I’m having one of those periodic feelings that I’ve been neglecting the blog a little, so some updates on what I’ve been up to:
Ramifications of the department restructure in July continue, as the programme leader for our Academic Practice PG Cert – and my informal mentor – decided to leave the institution in December for new pastures. That has meant that I’ve been thrown out of the frying pan a little. I’m no longer the informal module leader on the digital technology module, learning the ropes, it is all mine. Officially. Now. Whether I know what I’m doing or not. I’m slowly coming to realise jus how much of academia is people winging it as best the can. So far it’s going well. Half the taught sessions were done last year, and the first assignment submission is due shortly. I’ve also continued to provide a number of bespoke sessions here and there, including digital skills for Sociology students and WordPress for postgrad researchers.
On the other side of my job I’m working on formalising exactly what work we can do for academics in terms of developing their content which will comprise of a new set of Service Standards for Learning Materials Development, a low-key project management system for organising the team’s workload similar to what we used to have when we had access to Jira, and a dashboard for reporting what we’ve done. That’s something we definitely need more of, we do a lot of good work that doesn’t get shouted about enough. I’m also pushing for hardware and software updates. We’re still on Storyline 2 which is getting on a bit, and an upgrade to 3 should be fairly straightforward to get through, and I would like to run a pilot of Adapt or Evolve.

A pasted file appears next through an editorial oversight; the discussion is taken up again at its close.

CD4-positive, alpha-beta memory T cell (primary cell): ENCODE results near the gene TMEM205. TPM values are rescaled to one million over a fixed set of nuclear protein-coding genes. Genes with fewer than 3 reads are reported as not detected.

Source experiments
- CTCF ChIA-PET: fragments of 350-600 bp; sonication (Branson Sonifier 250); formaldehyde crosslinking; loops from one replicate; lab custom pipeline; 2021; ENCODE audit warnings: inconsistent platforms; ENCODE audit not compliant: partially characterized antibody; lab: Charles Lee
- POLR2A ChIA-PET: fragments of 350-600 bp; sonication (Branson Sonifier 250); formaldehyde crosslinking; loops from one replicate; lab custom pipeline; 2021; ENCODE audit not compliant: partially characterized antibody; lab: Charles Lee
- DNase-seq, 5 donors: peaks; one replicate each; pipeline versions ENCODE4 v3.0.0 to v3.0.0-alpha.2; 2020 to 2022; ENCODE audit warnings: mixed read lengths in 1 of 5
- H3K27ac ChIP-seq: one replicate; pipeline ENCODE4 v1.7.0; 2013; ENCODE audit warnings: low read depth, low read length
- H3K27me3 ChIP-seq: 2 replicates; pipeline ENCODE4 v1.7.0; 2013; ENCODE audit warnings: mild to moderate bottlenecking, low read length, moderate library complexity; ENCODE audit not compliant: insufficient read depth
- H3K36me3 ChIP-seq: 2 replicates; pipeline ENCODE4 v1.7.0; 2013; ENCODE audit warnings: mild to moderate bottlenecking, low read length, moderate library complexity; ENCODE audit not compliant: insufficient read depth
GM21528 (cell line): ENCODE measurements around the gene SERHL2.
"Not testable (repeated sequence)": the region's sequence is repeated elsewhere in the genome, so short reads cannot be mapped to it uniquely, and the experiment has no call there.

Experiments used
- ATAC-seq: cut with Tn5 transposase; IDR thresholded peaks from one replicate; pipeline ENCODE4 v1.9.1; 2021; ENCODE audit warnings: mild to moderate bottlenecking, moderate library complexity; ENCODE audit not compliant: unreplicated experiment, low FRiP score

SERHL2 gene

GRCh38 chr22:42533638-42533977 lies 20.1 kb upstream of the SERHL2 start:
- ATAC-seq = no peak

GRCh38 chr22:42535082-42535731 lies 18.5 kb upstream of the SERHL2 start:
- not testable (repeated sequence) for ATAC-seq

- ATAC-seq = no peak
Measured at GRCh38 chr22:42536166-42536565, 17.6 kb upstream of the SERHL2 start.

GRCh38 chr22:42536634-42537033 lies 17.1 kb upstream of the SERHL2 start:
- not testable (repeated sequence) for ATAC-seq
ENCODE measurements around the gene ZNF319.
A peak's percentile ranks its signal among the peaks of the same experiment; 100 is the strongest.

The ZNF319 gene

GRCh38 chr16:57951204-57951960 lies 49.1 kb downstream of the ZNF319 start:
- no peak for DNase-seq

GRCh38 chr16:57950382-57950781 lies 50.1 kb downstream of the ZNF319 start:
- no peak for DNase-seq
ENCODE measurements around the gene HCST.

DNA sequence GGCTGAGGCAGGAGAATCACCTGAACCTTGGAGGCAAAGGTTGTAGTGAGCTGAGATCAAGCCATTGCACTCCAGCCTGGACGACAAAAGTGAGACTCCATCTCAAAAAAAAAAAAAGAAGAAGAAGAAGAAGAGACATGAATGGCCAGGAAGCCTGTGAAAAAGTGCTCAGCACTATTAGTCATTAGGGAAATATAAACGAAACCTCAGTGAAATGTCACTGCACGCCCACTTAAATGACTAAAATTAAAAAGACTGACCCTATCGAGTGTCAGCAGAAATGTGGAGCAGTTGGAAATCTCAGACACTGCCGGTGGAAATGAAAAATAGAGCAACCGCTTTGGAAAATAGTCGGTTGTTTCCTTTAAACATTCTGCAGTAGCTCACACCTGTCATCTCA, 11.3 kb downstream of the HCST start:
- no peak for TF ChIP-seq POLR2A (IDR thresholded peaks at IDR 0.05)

I’ve been working with our Medical School again to source and integrate a series of anatomy and physiology eLearning content units developed by an external company into a number of our Canvas modules. I made an interactive world map in ThingLink to showcase country health profiles written by students for an assessment on a sociology module which will build up over the next few years (above). I was down at our London Campus again in October to help with the selection and recruitment of a new VLE support officer there who then visited us in December for a few days training with myself and the team here. Finally, getting outside of strictly work, I’ve reached the denouement of my social media alienation. On the 31st of December, to go into the new year fresh, I deleted Twitter and Facebook from all of my devices, consigning my accounts to the same dark cupboard where LinkedIn and Google+ lurk, still in existence but wilfully ignored.
For the past couple of months I’ve been experimenting with Mastodon, the social media service, not the metal band, although they are pretty good too – click on ‘play’ above and enjoy while you read this. For the non-technical, Mastodon looks and works kind of like Twitter, but without the Nazis, so it certainly doesn’t feel like Twitter. For the technical, it is an open-source federated micro-blogging social network, part of the fediverse.
To unpack that, open-source means that the Mastodon software is made freely available, anyone can read and contribute to it, and anyone can set up their own Mastodon server, or instance as they are known. That’s a very good thing. It removes the predatory capitalism of commercial social media companies which use extremely sophisticated psychological tricks to keep you addicted and get you to disclose as much personal information as possible to sell you adverts.